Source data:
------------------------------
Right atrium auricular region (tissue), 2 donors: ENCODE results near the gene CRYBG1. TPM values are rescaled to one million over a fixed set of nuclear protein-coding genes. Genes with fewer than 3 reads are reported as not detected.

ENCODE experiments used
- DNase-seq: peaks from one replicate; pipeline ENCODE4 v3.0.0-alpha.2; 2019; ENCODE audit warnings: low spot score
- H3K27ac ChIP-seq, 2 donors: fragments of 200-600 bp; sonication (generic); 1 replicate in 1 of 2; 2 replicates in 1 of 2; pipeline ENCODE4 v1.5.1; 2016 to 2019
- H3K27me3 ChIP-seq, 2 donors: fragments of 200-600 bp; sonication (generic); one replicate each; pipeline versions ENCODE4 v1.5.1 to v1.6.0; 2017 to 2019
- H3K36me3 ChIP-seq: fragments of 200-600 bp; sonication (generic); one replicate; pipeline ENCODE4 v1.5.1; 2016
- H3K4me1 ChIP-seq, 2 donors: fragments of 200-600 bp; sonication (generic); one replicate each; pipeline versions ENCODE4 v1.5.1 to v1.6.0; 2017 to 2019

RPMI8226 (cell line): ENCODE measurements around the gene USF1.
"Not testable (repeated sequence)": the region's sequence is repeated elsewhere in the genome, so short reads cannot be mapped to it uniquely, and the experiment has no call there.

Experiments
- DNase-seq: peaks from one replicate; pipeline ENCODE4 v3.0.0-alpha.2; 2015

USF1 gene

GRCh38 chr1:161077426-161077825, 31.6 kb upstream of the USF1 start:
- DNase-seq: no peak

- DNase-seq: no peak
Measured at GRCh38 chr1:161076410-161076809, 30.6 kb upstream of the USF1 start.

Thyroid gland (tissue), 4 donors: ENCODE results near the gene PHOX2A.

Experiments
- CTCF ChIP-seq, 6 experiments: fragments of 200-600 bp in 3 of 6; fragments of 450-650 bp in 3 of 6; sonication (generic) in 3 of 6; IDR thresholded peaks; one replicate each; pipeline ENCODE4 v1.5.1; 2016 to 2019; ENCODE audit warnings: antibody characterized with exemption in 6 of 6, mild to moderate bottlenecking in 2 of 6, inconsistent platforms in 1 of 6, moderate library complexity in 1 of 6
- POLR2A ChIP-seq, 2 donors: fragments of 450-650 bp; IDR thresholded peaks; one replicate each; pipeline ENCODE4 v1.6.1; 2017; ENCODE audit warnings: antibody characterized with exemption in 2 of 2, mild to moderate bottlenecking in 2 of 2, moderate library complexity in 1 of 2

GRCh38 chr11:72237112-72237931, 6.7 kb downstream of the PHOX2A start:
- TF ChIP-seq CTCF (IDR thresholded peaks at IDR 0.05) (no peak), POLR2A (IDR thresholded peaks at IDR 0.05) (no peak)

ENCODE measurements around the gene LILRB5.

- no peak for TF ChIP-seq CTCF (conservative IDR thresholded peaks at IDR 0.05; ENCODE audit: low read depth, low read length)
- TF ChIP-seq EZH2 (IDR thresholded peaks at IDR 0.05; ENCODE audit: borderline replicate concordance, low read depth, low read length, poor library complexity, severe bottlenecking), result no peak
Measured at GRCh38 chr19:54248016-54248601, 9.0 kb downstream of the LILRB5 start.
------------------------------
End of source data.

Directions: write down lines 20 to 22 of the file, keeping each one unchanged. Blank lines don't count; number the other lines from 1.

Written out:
- POLR2A ChIP-seq, 2 donors: fragments of 450-650 bp; IDR thresholded peaks; one replicate each; pipeline ENCODE4 v1.6.1; 2017; ENCODE audit warnings: antibody characterized with exemption in 2 of 2, mild to moderate bottlenecking in 2 of 2, moderate library complexity in 1 of 2

GRCh38 chr11:72237112-72237931, 6.7 kb downstream of the PHOX2A start:
- TF ChIP-seq CTCF (IDR thresholded peaks at IDR 0.05) (no peak), POLR2A (IDR thresholded peaks at IDR 0.05) (no peak)